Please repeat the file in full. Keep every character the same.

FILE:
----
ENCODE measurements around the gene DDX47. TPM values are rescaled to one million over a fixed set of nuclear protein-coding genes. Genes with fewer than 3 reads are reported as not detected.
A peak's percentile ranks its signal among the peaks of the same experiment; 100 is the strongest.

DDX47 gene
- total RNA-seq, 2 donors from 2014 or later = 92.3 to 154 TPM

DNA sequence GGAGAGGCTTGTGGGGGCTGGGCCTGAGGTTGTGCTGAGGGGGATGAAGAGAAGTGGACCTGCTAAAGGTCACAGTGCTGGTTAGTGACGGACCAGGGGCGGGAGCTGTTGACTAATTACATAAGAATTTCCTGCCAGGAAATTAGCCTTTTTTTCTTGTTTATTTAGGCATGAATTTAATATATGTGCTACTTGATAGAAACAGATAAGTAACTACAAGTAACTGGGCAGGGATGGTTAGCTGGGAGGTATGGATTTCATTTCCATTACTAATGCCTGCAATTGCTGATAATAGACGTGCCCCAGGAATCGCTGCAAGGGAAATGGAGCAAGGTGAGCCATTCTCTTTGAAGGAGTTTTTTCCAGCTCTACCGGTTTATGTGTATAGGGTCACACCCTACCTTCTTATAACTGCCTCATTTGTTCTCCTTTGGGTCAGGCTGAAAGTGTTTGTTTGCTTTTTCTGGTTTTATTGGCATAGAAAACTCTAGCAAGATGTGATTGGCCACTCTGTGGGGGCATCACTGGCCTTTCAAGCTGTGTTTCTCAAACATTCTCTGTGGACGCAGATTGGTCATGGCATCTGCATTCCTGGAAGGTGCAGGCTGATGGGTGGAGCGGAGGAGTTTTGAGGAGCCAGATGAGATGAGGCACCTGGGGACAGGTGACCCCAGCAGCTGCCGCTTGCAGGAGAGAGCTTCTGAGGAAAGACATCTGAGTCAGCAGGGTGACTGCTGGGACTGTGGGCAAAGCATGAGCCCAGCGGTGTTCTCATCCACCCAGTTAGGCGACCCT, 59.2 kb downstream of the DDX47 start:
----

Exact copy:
ENCODE measurements around the gene DDX47. TPM values are rescaled to one million over a fixed set of nuclear protein-coding genes. Genes with fewer than 3 reads are reported as not detected.
A peak's percentile ranks its signal among the peaks of the same experiment; 100 is the strongest.

DDX47 gene
- total RNA-seq, 2 donors from 2014 or later = 92.3 to 154 TPM

DNA sequence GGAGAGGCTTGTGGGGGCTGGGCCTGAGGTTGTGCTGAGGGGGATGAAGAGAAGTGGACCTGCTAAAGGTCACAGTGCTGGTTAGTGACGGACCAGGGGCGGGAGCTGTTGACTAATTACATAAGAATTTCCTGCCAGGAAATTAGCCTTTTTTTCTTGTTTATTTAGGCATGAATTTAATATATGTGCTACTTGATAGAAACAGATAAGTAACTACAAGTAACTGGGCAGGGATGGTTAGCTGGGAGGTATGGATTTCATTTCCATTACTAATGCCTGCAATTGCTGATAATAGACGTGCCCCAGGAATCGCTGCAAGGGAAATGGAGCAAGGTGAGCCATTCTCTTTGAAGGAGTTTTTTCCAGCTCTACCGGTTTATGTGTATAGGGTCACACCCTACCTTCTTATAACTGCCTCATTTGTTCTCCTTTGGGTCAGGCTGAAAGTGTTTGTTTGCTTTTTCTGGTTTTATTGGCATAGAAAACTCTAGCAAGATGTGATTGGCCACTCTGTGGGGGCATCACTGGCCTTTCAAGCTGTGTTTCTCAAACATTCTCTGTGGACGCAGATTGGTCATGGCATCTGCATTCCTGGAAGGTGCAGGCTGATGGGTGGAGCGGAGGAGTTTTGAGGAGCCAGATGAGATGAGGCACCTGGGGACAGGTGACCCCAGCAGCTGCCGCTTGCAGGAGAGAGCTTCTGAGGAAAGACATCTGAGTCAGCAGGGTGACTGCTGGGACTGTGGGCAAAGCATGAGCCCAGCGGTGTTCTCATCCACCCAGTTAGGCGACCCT, 59.2 kb downstream of the DDX47 start: